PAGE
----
Facebook’s VR app Quill is getting a major update with animation tools that can bring hand-made creations to life.
Quill was born during the development of Dear Angelica, an immersive story which puts you in a series of 3D scenes sketched in VR by hand. You can move through these scenes listening to audio which completes the impactful storytelling experience. But the Quill-based work, which was nominated for an Emmy, lacked animation which could make that kind of story come to life in a whole new way.
That missing piece arrives today.
The new version of Quill might open up an entirely new avenue to artists who can tell stories with the help of VR. Its creators see Quill as able to dramatically speed up the time it takes for a character or scene to go from an artist’s imagination to animation. In the years to come, could Quill become a necessary tool in the pipeline for animated movies?
“Those who don’t know how to work in VR will be at a disadvantage,” said Quill Lead Engineer Inigo Quilez.
The overall idea is that creators using Quill can save time that would’ve been lost as an animated character or scene went through a number of iterations. It takes time to conceptualize, model, light and put a single shot in motion for an animated movie, and if one person working in Quill can condense that process down so it is faster than a mouse and keyboard (as well as pencil and paper), then a paradigm shift could be at hand for artists.
This is precisely the bet being made by Fable, the new startup which emerged when Facebook shut down its experimental VR storytelling division Oculus Story Studio. The founders or Fable (former members of the Story Studio team) plan to use tools like Quill to produce stories more quickly, and with fewer people, than ever before.
Fable director Ric Carrasquillo, who is working on a pair of projects based on Quill called Derailed and Origin, explained in an email how straightforward the animation features are:
Animation in Quill is simple enough to approach like a flip book but robust enough to handle full drawn pose-to-pose animation and stop-motion techniques. The familiar interface is fantastic to use in VR and the option to live animate while in playback mode is revolutionary. I can quickly animate complex patterns using just rhythm and intuition. It opens up the opportunity to introduce serendipity into what can usually be a very rigid process. The opportunity to push beyond what we’ve come to expect visually in a VR environment using hand drawn techniques is extremely exciting.
Fable co-founder Edward Saatchi also offered some thoughts about the tool:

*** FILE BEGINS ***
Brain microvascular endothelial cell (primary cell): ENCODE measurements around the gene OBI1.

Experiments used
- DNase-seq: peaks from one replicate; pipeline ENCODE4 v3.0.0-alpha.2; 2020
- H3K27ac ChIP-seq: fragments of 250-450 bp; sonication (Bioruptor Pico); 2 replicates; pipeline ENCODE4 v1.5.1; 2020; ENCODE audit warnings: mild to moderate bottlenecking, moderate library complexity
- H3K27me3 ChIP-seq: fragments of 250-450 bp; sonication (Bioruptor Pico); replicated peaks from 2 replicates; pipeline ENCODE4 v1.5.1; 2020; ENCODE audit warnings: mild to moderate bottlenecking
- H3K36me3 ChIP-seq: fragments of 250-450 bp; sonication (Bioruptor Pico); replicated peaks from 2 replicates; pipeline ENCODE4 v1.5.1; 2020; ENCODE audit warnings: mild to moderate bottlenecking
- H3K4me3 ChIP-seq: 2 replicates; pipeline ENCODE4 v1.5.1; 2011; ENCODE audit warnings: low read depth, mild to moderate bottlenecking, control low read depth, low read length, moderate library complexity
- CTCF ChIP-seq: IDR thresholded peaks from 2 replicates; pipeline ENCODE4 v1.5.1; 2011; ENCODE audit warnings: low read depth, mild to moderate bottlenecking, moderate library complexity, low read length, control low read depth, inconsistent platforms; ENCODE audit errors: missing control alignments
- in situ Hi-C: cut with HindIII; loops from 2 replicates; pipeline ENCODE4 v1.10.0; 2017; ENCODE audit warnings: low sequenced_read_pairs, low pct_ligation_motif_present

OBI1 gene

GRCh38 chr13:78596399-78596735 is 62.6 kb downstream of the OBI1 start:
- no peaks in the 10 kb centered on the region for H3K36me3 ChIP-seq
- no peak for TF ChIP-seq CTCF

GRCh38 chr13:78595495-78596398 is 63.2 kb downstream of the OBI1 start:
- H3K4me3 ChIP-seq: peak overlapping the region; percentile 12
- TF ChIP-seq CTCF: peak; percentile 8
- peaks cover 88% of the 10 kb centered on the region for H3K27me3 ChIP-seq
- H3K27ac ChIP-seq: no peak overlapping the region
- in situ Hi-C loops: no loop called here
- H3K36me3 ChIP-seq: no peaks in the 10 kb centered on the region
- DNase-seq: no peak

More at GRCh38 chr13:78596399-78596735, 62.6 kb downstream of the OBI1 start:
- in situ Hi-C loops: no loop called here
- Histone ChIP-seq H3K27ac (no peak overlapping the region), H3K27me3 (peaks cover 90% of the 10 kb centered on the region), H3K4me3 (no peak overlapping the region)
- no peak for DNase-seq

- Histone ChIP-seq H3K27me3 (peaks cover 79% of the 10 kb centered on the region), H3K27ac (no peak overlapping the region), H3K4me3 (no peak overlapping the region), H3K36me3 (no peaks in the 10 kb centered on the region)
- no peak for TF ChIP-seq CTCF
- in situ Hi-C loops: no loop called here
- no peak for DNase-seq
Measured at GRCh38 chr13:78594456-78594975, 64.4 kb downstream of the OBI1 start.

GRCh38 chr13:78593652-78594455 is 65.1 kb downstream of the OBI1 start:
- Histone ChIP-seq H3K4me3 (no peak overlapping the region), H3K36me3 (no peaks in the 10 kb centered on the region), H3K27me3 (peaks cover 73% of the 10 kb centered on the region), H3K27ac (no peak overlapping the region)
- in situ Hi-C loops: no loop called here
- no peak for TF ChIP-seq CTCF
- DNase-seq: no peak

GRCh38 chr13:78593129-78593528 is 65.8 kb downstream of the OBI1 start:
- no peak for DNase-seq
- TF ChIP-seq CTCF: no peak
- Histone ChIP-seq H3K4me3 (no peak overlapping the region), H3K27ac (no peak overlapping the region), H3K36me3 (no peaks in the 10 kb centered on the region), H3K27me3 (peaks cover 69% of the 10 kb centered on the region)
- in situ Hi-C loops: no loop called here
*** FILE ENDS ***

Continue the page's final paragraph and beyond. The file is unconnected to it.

The new Quill animation features are game changers far beyond what we had from Dear Angelica. Many studios, like us at Story Studio for Lost and Henry and even Wolves, used pipelines that would be familiar to folks from Pixar or games with 15-20 staff members for a year for one movie.
With Quill animation and made in VR we’re witnessing the beginning of what Fable feels is an unstoppable trend – that VR movies should be made using VR tools and ‘engines’ instead of using the tools of other mediums which carry the assumptions of their history. Quill was just made for VR – and it shows in the content – which has a unique VR-ness. This will empower smaller teams [of] 2-3 people to make their own short real-time VR movies. It shouldn’t cost millions and 10s of employees to make a VR movie, and with Quill animation features, and made in VR generally, it won’t.
According to Oculus, Quill’s update includes “new animation tools and VR-native workflows, including support for free frame-by-frame redrawing, copy-and-re-pose animation, an animation brush, and more.”
Quill’s Lead Designer Goro Fujita said he was able to create an animated short film in three weeks with Quill he estimates would’ve taken a year to make with a traditional 3D animation pipeline. Fujita said the way Quill brings to life his ideas makes him feel like a magician. Here’s another project Fujita built using an earlier version of the animation features:
Facebook plans to integrate Quill creations with Facebook Spaces, so multiple people can go inside these stories together.
“Quill could change the way people create and consume art,” Fujita said.
Quilez suggested there’s still work to do to improve the animation functionality but when that’s complete they’ll consider adding other features that could make Quill an even more expressive and complete software creation tool.